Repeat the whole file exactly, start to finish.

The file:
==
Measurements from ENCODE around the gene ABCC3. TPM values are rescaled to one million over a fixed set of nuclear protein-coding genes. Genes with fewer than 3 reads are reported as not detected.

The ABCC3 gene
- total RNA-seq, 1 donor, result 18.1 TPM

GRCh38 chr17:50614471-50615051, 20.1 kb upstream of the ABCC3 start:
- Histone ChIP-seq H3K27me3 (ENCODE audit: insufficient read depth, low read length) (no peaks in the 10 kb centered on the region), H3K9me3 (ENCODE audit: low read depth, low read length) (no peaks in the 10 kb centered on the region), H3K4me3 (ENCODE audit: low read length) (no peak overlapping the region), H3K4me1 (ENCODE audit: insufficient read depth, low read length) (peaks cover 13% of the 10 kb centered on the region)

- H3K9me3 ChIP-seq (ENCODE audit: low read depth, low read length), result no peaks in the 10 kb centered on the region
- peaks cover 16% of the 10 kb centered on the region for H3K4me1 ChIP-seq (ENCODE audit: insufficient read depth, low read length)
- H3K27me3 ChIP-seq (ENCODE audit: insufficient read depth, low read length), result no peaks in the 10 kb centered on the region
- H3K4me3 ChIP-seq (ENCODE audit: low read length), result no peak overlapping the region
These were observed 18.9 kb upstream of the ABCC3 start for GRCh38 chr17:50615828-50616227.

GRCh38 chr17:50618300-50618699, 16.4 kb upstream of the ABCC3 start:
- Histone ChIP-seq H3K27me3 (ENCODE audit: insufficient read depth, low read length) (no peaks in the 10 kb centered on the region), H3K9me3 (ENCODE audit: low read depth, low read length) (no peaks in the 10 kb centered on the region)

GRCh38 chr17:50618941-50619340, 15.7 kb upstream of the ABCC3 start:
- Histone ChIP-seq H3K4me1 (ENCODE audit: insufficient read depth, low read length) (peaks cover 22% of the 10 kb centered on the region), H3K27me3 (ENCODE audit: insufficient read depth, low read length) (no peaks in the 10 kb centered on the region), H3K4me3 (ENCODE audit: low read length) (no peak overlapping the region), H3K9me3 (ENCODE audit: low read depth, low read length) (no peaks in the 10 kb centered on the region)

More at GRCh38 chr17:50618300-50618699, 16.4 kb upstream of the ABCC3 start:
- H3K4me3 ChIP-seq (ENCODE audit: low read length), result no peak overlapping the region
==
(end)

Measurements from ENCODE around the gene ABCC3. TPM values are rescaled to one million over a fixed set of nuclear protein-coding genes. Genes with fewer than 3 reads are reported as not detected.

The ABCC3 gene
- total RNA-seq, 1 donor, result 18.1 TPM

GRCh38 chr17:50614471-50615051, 20.1 kb upstream of the ABCC3 start:
- Histone ChIP-seq H3K27me3 (ENCODE audit: insufficient read depth, low read length) (no peaks in the 10 kb centered on the region), H3K9me3 (ENCODE audit: low read depth, low read length) (no peaks in the 10 kb centered on the region), H3K4me3 (ENCODE audit: low read length) (no peak overlapping the region), H3K4me1 (ENCODE audit: insufficient read depth, low read length) (peaks cover 13% of the 10 kb centered on the region)

- H3K9me3 ChIP-seq (ENCODE audit: low read depth, low read length), result no peaks in the 10 kb centered on the region
- peaks cover 16% of the 10 kb centered on the region for H3K4me1 ChIP-seq (ENCODE audit: insufficient read depth, low read length)
- H3K27me3 ChIP-seq (ENCODE audit: insufficient read depth, low read length), result no peaks in the 10 kb centered on the region
- H3K4me3 ChIP-seq (ENCODE audit: low read length), result no peak overlapping the region
These were observed 18.9 kb upstream of the ABCC3 start for GRCh38 chr17:50615828-50616227.

GRCh38 chr17:50618300-50618699, 16.4 kb upstream of the ABCC3 start:
- Histone ChIP-seq H3K27me3 (ENCODE audit: insufficient read depth, low read length) (no peaks in the 10 kb centered on the region), H3K9me3 (ENCODE audit: low read depth, low read length) (no peaks in the 10 kb centered on the region)

GRCh38 chr17:50618941-50619340, 15.7 kb upstream of the ABCC3 start:
- Histone ChIP-seq H3K4me1 (ENCODE audit: insufficient read depth, low read length) (peaks cover 22% of the 10 kb centered on the region), H3K27me3 (ENCODE audit: insufficient read depth, low read length) (no peaks in the 10 kb centered on the region), H3K4me3 (ENCODE audit: low read length) (no peak overlapping the region), H3K9me3 (ENCODE audit: low read depth, low read length) (no peaks in the 10 kb centered on the region)

More at GRCh38 chr17:50618300-50618699, 16.4 kb upstream of the ABCC3 start:
- H3K4me3 ChIP-seq (ENCODE audit: low read length), result no peak overlapping the region